Galliano, Lyon & Healy, Martin, Ditson, Bay State, Larson Bros., Mauer, all made small guitars of better quality than Stellas imho. I find the faddish preoccupation with cheap student guitars from an earlier time, just because they appeared in promotional photos, a little ridiculous to tell you the truth. They also have nothing to do with the mass produced forties- fifties plywood and metal tailpiece guitars of the kind I first learned on and which have magically become sought after "Parlour guitars". Give me a fuggin' break! As for Mr. Pan, I would argue that its his playing and not his guitar that deserves credit for the sound, in fact I'd love to hear him do his stuff on a good guitar. Most of those plywood birch guitars were crap then, crap now, crap forever...just my opinion. Fun to play sometimes though. I've heard tell that Blind lemon's guitar was actually a small mahogany body Martin, don't know for certain however.
My loathings are simple: stupidity, oppression, crime, cruelty, soft music.
Vladimir Nabokov (1899 - 1977)

http://www.youtube.com/user/MuckOVision

Offline onewent

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Re: Why did so many players go for dreadnaughts after their "re-discovery"?
« Reply #11 on: March 01, 2013, 11:20:24 AM »
@scratchy:  '87 TC 206K mi!

@O'Muck:
Quote
plywood birch guitars were crap then, crap now, crap forever
Pre-wwII were solid birch, nuttin' but the best.

Offline Mr.OMuck

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Re: Why did so many players go for dreadnaughts after their "re-discovery"?
« Reply #12 on: March 01, 2013, 11:26:29 AM »
Yeah, so people claim, but I've seen them busted up and they're plywood sure as shit. Like cross grains glued together? Actually though depending on the guitar plywood can sometimes sound pretty good. The plywood Blueridges are amazingly good.

My loathings are simple: stupidity, oppression, crime, cruelty, soft music.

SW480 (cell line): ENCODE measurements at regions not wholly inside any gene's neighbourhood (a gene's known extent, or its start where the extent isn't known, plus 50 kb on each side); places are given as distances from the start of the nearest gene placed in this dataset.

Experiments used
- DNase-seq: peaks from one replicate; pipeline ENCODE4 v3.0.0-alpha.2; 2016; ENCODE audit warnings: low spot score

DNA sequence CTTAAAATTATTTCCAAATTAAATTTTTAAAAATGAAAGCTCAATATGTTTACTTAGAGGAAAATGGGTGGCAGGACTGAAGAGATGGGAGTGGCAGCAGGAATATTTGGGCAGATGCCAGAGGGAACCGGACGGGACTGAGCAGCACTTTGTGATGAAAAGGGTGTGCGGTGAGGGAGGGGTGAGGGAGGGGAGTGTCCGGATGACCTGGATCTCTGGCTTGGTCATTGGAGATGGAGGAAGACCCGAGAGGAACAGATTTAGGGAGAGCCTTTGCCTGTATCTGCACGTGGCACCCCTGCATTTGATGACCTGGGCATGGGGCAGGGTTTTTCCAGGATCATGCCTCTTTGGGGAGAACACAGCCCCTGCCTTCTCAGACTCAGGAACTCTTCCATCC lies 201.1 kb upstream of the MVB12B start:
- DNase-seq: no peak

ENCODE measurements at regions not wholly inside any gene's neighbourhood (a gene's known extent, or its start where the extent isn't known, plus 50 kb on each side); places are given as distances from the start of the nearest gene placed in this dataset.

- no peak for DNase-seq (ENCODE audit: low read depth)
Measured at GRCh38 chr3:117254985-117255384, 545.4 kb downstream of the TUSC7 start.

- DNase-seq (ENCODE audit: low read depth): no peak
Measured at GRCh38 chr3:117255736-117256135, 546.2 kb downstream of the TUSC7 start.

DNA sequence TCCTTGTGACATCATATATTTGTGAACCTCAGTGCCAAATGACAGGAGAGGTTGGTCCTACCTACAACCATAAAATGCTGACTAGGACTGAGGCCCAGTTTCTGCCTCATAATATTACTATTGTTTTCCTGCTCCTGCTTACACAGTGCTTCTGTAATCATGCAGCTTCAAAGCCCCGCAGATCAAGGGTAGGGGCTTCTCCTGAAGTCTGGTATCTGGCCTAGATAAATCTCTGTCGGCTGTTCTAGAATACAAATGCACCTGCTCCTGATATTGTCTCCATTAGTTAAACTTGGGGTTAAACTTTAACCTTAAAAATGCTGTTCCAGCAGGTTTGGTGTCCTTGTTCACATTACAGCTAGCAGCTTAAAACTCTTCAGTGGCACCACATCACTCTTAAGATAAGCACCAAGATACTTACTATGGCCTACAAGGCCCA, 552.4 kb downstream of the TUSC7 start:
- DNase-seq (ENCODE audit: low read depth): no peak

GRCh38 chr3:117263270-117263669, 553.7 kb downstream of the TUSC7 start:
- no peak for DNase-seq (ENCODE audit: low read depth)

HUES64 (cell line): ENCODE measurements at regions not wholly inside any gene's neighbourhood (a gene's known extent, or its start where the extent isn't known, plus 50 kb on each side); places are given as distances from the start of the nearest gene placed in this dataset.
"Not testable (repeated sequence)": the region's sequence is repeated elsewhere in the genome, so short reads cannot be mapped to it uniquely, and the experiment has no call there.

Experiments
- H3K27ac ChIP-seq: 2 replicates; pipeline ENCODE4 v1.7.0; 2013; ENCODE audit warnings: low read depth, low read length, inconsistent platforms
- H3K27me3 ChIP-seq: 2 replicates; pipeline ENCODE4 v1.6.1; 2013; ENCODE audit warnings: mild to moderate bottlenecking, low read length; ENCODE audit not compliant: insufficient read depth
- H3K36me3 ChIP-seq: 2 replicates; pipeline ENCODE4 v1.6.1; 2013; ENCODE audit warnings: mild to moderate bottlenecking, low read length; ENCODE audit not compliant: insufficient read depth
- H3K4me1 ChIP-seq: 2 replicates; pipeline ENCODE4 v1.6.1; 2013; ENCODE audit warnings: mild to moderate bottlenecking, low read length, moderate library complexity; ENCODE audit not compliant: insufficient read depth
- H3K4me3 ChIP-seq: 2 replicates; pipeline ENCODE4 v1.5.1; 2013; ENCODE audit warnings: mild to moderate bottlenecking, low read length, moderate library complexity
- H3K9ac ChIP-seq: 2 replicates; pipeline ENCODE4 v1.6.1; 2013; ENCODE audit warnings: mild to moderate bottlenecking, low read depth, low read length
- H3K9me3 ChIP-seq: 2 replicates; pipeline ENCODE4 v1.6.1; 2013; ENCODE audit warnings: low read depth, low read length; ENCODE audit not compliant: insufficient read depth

Vladimir Nabokov (1899 - 1977)

http://www.youtube.com/user/MuckOVision

Offline onewent

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Re: Why did so many players go for dreadnaughts after their "re-discovery"?
« Reply #13 on: March 01, 2013, 11:45:58 AM »
Quote
I've seen them busted up and they're plywood sure as shit
For the purpose of clarification to those reading the thread, Oscar Schmidt guitars (like Pan's)  made pre-wwII were always solid wood.  If you saw busted up guitars made from plywood, they were not OS guitars, but some other maker. 
BTW, plywood does not always infer lower quality, some very nice Gibsons pre-wwII were made with plywood back and sides.  Tom

Offline Mr.OMuck

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Re: Why did so many players go for dreadnaughts after their "re-discovery"?
« Reply #14 on: March 01, 2013, 12:01:36 PM »
Ok Tom we agree that plywood can sound pretty good sometimes. But going forward I would urge people to try and de-sentimentalize the choice of a guitar and use sound and playability as the criteria for their choice. I see younger players getting saddled with a lot of overpriced guitar shaped detritus because it fits some romantic profile they've concocted and usually it involves an instrument that never had had anything to do with this music. There are more good cheap guitars out there now than ever in my lifetime. Guitars that would have been inconceivable at their price points when I was starting out. Of course, some like the Blueridges, involve supporting Chinese labor practices which is a concern no doubt, but were I buying a primary use guitar now the solid spruce top, solid Indian rosewood 000-28 shaped Blueridge for $650. would top my list. If the Chinese labor issue is too disturbing to you and I must admit it is becoming increasingly so for me, the $270. Canadian made, solid wood Ami will beat the shit out of any 60's metal tailpiece skinny fretwire piece of crap, in every parameter of sound, playability, and craftsmanship. Gotta take the stupid rubber rossette off from around the sound hole though.
« Last Edit: March 01, 2013, 12:03:12 PM by Mr.OMuck »
My loathings are simple: stupidity, oppression, crime, cruelty, soft music.
Vladimir Nabokov (1899 - 1977)

http://www.youtube.com/user/MuckOVision